One year after seeing a decline in drug overdose deaths, Ohio is reporting a 5-percent increase for 2019. Fatal drug overdoses had declined 22 percent in 2018. Early state and local data indicate that the rate will continue to climb for 2020, driven primarily by anxieties, isolation, and disruptions surrounding the coronavirus and the state’s stay-at-home orders.

County coroners have reported 3,957 accidental drug deaths in 2019, up from 3,764 deaths in 2018, according to data collected by the Ohio Department of Health. Data from the CDC, however, are calculated differently from state data, and show that Ohio’s increase in overdose fatalities is 6.9 percent, ranking 25th in the nation for 2019.

Ohio Senate Passes Bill to Reform Drug Sentencing

The Ohio House of Representatives has introduced a bill, already passed in the Senate, that would reclassify low-level drug possession charges as misdemeanors instead of felonies. Senate Bill 3 also would encourage judges to send offenders to treatment rather than jail. This could help reduce overcrowding in Ohio correctional facilities and potentially reduce the chances of recidivism.

Senate Bill 3 also allows misdemeanor, fourth-degree, and fifth-degree felony drug possession charges to be sealed upon the successful completion of drug court or intervention. However, under the bill, a judge could still sentence low-level offenders to jail for up to one year if needed. The reclassification excludes fentanyl and sexual assault-enabling drugs.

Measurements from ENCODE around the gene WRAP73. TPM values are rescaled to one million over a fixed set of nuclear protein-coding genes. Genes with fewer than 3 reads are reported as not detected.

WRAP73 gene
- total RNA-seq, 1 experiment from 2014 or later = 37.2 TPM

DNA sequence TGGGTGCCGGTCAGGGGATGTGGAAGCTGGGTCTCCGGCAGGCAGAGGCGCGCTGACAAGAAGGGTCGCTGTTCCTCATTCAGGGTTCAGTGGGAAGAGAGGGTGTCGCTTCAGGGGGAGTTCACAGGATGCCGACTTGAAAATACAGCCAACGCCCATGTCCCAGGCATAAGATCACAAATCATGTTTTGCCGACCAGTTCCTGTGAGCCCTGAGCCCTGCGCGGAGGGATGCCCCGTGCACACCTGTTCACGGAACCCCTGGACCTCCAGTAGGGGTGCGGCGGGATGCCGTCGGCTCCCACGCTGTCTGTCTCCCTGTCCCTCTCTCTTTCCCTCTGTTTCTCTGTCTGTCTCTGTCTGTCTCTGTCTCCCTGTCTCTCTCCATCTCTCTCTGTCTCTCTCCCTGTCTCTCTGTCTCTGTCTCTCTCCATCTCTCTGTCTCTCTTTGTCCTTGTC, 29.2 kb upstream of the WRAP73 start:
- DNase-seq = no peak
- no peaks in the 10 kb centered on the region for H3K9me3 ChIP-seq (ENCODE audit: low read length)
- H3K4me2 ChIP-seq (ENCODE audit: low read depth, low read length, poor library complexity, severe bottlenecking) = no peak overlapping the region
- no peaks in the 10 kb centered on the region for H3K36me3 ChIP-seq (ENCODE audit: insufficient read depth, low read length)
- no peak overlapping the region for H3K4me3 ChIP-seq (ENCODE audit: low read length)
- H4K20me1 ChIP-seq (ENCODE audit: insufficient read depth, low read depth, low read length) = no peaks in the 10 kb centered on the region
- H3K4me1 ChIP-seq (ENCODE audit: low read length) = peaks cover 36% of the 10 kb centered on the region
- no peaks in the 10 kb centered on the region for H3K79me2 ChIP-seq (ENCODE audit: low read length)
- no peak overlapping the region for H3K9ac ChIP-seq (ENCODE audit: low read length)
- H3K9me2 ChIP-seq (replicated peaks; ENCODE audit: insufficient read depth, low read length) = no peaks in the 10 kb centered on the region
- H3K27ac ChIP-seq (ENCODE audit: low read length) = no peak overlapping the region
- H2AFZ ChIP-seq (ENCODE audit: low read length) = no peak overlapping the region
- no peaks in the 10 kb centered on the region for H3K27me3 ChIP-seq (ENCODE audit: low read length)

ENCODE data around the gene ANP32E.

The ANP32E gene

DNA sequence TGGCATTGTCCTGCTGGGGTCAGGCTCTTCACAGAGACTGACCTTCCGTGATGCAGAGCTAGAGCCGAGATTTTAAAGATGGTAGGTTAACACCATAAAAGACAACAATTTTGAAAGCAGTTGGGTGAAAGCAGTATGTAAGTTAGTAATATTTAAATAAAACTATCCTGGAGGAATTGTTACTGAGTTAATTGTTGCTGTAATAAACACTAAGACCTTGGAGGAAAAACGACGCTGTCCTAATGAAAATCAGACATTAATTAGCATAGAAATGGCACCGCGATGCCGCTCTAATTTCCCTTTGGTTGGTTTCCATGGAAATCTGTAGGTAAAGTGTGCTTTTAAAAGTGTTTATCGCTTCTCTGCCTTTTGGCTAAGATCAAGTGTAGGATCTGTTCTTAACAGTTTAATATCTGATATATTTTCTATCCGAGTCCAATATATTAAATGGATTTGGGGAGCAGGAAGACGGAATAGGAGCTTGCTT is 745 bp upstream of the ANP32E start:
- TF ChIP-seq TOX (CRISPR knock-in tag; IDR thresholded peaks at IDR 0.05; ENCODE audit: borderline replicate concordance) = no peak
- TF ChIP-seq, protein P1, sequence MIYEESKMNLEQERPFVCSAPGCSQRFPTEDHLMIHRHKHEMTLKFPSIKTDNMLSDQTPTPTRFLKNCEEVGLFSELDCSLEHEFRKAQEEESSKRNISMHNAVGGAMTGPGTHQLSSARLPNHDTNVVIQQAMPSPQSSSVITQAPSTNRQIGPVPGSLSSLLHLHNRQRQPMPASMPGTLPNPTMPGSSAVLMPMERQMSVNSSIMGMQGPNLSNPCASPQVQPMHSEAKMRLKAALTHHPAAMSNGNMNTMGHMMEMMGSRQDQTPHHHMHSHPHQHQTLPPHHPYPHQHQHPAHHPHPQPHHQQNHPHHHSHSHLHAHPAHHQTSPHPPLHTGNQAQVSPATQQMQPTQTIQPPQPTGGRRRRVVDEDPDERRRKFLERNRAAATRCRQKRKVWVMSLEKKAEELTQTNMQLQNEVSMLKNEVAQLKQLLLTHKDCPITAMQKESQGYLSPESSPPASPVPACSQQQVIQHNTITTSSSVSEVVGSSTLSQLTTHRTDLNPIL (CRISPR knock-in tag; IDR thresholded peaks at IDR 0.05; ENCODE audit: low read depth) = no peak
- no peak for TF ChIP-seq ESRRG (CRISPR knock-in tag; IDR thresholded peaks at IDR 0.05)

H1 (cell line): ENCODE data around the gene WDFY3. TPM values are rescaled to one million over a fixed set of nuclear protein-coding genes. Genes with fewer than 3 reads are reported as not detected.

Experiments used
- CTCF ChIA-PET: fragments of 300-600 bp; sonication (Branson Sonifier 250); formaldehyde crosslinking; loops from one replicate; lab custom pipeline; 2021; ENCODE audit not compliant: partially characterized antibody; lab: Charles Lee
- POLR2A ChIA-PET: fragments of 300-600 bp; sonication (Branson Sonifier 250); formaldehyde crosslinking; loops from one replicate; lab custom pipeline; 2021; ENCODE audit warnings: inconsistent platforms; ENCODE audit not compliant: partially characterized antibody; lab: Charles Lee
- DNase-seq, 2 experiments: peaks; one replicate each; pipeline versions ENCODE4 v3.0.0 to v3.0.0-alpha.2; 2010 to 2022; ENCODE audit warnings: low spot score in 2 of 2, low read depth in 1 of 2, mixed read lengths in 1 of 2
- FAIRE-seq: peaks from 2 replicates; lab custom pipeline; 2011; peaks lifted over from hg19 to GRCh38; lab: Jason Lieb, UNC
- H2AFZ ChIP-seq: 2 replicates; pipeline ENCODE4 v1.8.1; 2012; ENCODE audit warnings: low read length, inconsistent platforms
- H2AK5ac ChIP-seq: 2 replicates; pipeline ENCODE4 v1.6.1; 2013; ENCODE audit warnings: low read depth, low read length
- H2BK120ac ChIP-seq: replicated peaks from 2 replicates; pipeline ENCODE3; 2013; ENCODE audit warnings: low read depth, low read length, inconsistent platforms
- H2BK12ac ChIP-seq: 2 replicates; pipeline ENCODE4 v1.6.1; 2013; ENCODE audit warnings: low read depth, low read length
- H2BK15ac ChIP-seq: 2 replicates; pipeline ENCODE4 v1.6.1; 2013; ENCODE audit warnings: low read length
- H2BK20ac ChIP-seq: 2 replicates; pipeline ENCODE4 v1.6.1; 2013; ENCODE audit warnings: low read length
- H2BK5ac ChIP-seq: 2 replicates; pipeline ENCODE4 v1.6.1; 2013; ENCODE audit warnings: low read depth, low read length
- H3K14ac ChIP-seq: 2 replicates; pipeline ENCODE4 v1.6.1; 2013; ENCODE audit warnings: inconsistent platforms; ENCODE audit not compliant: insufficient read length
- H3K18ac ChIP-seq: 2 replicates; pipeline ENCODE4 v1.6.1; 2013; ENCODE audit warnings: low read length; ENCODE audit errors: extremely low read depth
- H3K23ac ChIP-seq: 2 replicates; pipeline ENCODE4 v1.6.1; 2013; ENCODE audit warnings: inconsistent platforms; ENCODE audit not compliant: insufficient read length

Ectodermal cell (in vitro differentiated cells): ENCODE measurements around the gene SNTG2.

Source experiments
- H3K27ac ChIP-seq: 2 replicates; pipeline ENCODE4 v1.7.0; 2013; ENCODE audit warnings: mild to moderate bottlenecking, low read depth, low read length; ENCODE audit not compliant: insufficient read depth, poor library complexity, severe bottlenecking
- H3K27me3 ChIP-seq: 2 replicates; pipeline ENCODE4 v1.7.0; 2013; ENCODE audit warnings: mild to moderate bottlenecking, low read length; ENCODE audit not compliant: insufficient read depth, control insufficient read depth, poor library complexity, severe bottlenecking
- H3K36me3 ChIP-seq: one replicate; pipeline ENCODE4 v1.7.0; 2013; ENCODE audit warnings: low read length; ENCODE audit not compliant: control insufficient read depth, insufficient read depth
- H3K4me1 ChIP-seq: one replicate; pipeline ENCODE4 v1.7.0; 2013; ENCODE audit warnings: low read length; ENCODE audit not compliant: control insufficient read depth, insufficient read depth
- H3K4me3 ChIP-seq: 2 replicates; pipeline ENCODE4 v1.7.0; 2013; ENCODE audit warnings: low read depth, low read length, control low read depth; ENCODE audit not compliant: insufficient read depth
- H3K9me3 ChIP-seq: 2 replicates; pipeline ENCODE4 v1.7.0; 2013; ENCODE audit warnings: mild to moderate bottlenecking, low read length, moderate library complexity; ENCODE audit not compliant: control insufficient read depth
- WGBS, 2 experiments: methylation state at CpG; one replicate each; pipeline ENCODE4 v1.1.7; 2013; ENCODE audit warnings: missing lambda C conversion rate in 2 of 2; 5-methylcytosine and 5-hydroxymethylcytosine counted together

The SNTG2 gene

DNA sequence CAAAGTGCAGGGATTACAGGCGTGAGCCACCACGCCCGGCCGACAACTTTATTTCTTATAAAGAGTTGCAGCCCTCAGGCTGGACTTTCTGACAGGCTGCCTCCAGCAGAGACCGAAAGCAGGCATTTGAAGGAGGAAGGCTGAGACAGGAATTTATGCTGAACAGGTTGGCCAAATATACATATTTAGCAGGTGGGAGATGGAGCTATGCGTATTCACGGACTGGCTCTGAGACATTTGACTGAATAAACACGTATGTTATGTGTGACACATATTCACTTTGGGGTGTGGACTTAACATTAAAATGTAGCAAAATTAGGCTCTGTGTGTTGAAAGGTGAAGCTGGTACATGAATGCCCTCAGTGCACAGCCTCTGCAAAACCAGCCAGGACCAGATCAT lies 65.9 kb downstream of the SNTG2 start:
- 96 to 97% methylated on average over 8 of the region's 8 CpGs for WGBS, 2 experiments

Executive Order Expands Ohio Telehealth Services

Earlier this month, Ohio Gov. Mike DeWine issued an executive order (EO) that authorizes new and amended emergency rules for telehealth services in the state. Under this EO, the Ohio Department of Medicaid and the Ohio Department of Mental Health and Addiction Services can adopt amended versions of OAC 5160-1-18 and OAC 5122-29-31, respectively.

The amended rules provide expanded access to behavioral health services via telehealth. However, it is still required that a practitioner have a physical location in Ohio or have access to an Ohio location where individuals may opt to receive the services being offered through telehealth. Get details here.

Ohio Organizations Receive Grants to Address COVID-Related Issues

UnitedHealthcare is awarding nearly $600,000 in Empowering Health grants to seven community-based organizations. These grants will support programs to help Ohio residents struggling with challenges related to the COVID-19 pandemic, including behavioral health issues.